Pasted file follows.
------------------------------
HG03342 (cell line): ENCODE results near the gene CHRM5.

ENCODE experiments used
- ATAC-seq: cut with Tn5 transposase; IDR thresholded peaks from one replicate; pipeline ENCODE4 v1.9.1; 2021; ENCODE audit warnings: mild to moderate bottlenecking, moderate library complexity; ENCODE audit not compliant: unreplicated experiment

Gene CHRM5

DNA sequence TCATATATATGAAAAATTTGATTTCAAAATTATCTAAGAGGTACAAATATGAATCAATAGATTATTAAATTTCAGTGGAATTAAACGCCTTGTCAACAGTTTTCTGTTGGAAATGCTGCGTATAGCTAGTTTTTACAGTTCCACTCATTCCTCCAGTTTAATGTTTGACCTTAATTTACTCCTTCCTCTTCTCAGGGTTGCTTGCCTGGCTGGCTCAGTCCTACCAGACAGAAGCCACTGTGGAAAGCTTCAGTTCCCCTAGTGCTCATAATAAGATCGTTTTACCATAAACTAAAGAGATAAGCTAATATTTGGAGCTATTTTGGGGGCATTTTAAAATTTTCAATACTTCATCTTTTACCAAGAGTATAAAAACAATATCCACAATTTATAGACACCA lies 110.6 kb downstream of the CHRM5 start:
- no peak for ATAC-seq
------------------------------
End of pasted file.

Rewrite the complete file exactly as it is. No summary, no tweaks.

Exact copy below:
HG03342 (cell line): ENCODE results near the gene CHRM5.

ENCODE experiments used
- ATAC-seq: cut with Tn5 transposase; IDR thresholded peaks from one replicate; pipeline ENCODE4 v1.9.1; 2021; ENCODE audit warnings: mild to moderate bottlenecking, moderate library complexity; ENCODE audit not compliant: unreplicated experiment

Gene CHRM5

DNA sequence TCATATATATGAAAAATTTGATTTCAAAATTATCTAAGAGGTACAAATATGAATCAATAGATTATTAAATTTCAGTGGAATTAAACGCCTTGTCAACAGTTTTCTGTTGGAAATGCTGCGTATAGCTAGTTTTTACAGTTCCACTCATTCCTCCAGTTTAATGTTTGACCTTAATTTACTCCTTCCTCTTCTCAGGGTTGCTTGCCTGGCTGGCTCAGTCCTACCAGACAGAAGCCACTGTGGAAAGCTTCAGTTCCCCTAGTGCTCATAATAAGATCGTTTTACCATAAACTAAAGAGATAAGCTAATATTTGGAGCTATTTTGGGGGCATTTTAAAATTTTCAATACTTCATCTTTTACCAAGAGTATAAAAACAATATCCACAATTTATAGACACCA lies 110.6 kb downstream of the CHRM5 start:
- no peak for ATAC-seq